Fire effects on soil nitrogen dynamics in coniferous forests of central Idaho, USA


Koyama, Akihiro.. (2007). Fire effects on soil nitrogen dynamics in coniferous forests of central Idaho, USA. Theses and Dissertations Collection, University of Idaho Library Digital Collections.

Fire effects on soil nitrogen dynamics in coniferous forests of central Idaho, USA
Koyama, Akihiro.
Soils--Nitrogen content--Effect of fires on--Idaho Taigas--Effect of fires on--Idaho
Natural Resources
Forest fires are one of the most important natural disturbances in the inland Northwest, USA. Forest fires influence biogeochemical cycles of nitrogen (N) in forest ecosystems. It is critical to understand how forest fires alter N dynamics in soils because N is often a limiting nutrient in coniferous forests of the inland Northwest.;Effects of wildfires on gross fluxes of inorganic N (i.e. NH{esc}b4{esc}s and NO{esc}b3{esc}p-{esc}s) in mineral soils were investigated using {esc}p15{esc}sN isotope pool dilution in intact cores two years after three wildfires that occurred in summer 2003. Gross nitrification rates were not altered by the wildfires. However, microbial uptake rates of NO{esc}b3{esc}p-{esc}s and NH{esc}b4{esc}s, and ammonification rates were significantly reduced in burned soils relative to controls. These reduced N fluxes were caused by reduced carbon (C) availability in burned soils.;Effects of wildfires and prescribed fires on gross inorganic N fluxes in riparian soils were compared using {esc}p15{esc}sN isotope pool dilution in mixed soils incubated in the lab. Three watersheds burned by wildfires that occurred in summer 2003 and three watersheds burned by prescribed fires conduced in spring 2004 were chosen. All the watersheds burned by wildfires and prescribed fires were paired with control watersheds. Microbial NO{esc}b3{esc}p-{esc}s uptake rates were reduced significantly in soils burned by both wildfires and prescribed fires compared to their controls. There was no fire effect on gross nitrification rates in either fire types. The wildfires reduced gross NH{esc}b4{esc}s fluxes relative to controls, on the other hand, there was no such effect observed in soils burned by prescribed fires. Prescribed burns may not impact on soil N dynamics in the same magnitude as wildfires.;An effect of ash, a product of combusted organic matter and plant biomass, on N availability for understory vegetation post-fire was investigated at the Danskin Creek watershed where a wildfire burned a part of the watershed in August, 2002. Ash from burned and organic matter, a major source of ash, from adjacent unburned area were analyzed for their N properties. Ash loads were manipulated at three levels (i.e. double ash, control and no ash) two weeks after the fire. Foliage samples of understory vegetation were collected from the ash-manipulated plots in the following year to analyze N content and [delta]{esc}p15{esc}sN. Ash had lower N content, lower C:N ratio and higher [delta]{esc}p15{esc}sN than organic matter. The results of inferential statistics using linear mixed-effect ANOVA showed positive correlation between ash levels and foliar N content, and negative correlation between ash levels and foliar [delta]{esc}p15{esc}sN. Ash can be a significant N source for understory vegetation post-fire.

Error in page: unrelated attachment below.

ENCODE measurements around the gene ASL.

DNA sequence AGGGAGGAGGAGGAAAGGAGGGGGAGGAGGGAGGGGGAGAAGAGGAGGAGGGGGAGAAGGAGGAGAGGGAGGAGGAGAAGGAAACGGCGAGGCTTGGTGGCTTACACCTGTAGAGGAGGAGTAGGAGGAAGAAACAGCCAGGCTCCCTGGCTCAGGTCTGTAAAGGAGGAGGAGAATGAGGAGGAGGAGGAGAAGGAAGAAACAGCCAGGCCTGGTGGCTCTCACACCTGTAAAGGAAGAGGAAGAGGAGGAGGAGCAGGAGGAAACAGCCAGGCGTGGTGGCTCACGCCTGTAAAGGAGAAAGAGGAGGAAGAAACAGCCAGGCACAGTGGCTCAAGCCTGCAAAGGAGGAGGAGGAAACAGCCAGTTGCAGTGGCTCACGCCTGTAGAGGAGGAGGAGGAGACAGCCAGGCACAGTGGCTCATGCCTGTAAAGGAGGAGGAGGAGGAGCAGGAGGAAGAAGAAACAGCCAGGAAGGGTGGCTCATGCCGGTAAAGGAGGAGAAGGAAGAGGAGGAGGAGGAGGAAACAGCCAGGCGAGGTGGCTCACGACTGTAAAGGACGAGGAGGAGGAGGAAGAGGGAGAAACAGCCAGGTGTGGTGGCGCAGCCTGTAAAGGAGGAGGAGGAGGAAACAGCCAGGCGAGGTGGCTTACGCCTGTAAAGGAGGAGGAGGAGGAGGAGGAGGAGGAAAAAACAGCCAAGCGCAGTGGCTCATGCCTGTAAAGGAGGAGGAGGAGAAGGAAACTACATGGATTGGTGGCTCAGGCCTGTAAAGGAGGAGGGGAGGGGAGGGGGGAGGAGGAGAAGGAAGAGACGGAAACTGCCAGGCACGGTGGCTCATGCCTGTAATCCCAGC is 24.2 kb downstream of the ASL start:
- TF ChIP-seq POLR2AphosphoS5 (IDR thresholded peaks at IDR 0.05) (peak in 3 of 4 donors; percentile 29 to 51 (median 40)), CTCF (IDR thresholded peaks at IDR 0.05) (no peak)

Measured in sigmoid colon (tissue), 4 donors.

Thesis (Ph. D., Natural Resources)--University of Idaho, July 2007.
Major Professor:
Kathleen L. Kavanagh.
Defense Date:
July 2007.
Format Original:
xiii, 119 leaves :ill., maps ;29 cm.

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